How schools can ease pressure for AP students


Isaac Pedersen

Junior year is known for being the most challenging for the majority of students, with the combination of AP classes, dual enrollment, and the search for post-high school opportunities all helping to cement this trend. Progressing into my junior year, I expected a challenge because all the stories about the nightmare of junior year sunk into me. Additionally, it would be my first year taking multiple AP classes.  However, I did not expect to feel completely burnt out by mid-April. I knew I would be exhausted mentally at some point, but I assumed it would come after my AP exams had been completed.

For me spring has meant an influx of debate tournaments, production nights for the newspaper, and a plethora of other extracurricular commitments. Most notably however, a spike in study sessions for my AP classes. The week of April 10 followed was no different. 

It started out by finishing a national debate tournament that began the previous Friday. Following was a Monday that could have been a rest day but instead was spent studying for the SAT. Tuesday was a typical B-Day, and after school I tutored, went home, did homework and slept. Wednesday was the SAT. Thursday through Saturday were all dedicated to studying for my two AP tests. All of this wouldn’t have been too big of a problem if the next week I was not behind on work for all of my other classes that I did not have time for. 

AP classes are supposed to be challenging, and the choice ultimately is made by the individual. However, they are not meant to punish students for wanting to acquire a more comprehensive perspective, which is what the current system seems to do. Under the current system, AP classes come with a workload that is intense but manageable on their own, but the problem appears when a student wants to take multiple AP classes and has work to do for core classes and electives. 

These classes are supposed to reward students with that comprehensive perspective along with college credit for the work they put into the class. While they do this to a certain extent, the overall effect can be overshadowed by the looming work that has built up.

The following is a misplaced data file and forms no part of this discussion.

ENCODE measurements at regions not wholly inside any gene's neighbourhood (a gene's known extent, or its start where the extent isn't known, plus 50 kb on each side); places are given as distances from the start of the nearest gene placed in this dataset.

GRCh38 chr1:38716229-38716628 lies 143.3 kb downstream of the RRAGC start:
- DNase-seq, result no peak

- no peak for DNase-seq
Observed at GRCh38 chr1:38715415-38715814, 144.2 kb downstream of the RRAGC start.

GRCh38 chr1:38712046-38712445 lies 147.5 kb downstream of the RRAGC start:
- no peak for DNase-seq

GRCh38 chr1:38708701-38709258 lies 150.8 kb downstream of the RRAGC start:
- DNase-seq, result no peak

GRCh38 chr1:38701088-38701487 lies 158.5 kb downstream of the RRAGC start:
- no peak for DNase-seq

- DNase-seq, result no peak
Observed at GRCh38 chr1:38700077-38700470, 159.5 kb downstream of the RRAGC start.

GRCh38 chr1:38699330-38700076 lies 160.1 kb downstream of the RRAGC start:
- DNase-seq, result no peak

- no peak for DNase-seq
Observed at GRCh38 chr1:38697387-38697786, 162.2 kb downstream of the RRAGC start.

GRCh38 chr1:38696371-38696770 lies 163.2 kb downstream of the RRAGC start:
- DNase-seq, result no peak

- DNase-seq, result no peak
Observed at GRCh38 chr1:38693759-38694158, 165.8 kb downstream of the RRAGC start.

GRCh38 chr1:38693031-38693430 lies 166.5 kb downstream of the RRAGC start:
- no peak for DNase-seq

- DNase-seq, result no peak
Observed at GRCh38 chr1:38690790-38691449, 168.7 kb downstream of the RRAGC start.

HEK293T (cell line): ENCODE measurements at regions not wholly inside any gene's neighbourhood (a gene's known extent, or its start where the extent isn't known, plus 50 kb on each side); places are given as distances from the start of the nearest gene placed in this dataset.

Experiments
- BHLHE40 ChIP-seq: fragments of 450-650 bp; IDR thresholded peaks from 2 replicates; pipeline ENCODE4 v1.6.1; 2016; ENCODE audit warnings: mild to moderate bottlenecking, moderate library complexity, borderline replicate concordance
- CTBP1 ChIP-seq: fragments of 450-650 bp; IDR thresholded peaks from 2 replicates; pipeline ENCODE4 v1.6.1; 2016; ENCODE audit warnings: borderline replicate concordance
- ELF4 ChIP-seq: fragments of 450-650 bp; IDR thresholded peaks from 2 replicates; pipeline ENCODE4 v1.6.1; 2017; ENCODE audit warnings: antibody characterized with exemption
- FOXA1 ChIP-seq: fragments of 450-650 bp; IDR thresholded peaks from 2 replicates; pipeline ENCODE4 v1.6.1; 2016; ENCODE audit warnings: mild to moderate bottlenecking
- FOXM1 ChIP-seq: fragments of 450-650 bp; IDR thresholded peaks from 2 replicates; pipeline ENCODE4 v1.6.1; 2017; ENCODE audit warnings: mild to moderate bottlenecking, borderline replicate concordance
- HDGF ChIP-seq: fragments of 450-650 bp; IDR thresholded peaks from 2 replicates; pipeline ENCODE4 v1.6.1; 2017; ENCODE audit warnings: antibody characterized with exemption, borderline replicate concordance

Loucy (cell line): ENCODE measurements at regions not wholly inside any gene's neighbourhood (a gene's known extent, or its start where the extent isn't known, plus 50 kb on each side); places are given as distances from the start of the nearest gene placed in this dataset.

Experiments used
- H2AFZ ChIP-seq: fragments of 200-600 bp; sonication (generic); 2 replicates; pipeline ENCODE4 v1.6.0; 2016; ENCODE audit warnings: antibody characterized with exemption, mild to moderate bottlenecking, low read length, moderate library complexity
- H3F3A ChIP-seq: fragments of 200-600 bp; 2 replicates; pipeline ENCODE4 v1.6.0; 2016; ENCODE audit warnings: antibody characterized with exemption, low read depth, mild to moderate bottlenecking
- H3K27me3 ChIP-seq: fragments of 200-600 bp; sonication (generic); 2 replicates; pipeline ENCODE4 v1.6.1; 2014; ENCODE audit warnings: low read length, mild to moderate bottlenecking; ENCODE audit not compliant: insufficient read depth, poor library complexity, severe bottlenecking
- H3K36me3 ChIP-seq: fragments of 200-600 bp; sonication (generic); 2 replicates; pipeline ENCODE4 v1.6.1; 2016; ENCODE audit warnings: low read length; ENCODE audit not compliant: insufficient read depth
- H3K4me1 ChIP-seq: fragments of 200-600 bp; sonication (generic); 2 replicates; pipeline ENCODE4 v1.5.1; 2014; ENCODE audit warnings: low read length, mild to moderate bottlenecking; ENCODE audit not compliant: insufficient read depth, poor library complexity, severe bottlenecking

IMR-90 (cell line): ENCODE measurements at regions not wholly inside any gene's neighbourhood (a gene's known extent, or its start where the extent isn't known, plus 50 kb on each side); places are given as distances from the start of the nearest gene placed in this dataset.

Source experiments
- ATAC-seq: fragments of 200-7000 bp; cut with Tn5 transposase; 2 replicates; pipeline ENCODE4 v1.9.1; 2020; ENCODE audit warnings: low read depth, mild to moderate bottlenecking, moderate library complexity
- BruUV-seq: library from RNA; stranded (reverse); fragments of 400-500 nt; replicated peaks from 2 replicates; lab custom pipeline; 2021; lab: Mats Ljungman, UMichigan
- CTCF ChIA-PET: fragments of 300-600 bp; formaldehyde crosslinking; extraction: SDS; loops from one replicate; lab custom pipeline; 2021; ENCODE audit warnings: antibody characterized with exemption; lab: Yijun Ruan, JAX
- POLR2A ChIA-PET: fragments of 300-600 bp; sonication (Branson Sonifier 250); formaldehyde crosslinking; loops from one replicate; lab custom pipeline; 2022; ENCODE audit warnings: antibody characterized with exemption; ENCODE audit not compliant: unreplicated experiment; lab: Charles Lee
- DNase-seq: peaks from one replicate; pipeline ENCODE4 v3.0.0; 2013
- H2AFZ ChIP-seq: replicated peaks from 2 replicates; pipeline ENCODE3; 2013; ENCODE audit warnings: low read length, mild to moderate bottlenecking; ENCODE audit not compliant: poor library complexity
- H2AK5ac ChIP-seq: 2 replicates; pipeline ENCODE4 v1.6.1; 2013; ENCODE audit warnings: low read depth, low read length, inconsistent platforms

It is very common for me to hear someone say something along the lines of, “Well juniors and seniors have the option to take less classes to balance out their workload.” This “solution” however does not account for students who wish to take full advantage of their free education and resources. According to College Express, the average full time college student takes 15 credits per semester which translates to five classes, while the standard schedule in PPS contains eight classes. Those are three additional classes that high school students can take for free which is not common past high school. I am simply saying that those three classes should not create as large a burden as they do, when a student is managing their academic time.

Adaptable schedules can work here at McDaniel. 

I propose that instead of the AP workload changing, the shift would be in the core/elective classes. If a student is taking one or more AP classes, any other class the student is taking would subtract a large assignment for said student. This way the assignment does not weigh on their grade, GPA or stress level. This would allow the student to make more time to study for AP exams and do work for other classes.

I will admit that this system would not be perfect. Teachers would lose an assignment when attempting to evaluate the abilities of a student. There would be less material to gauge the progress someone makes throughout the year. Still, we would see an immediate impact on the mental health of students in the spring. Students would also be more successful in all of their classes without as much pressure.

Overall, the health of students should be top priority, both mental and physical. This is just one way to approach optimizing the school system to match this idea.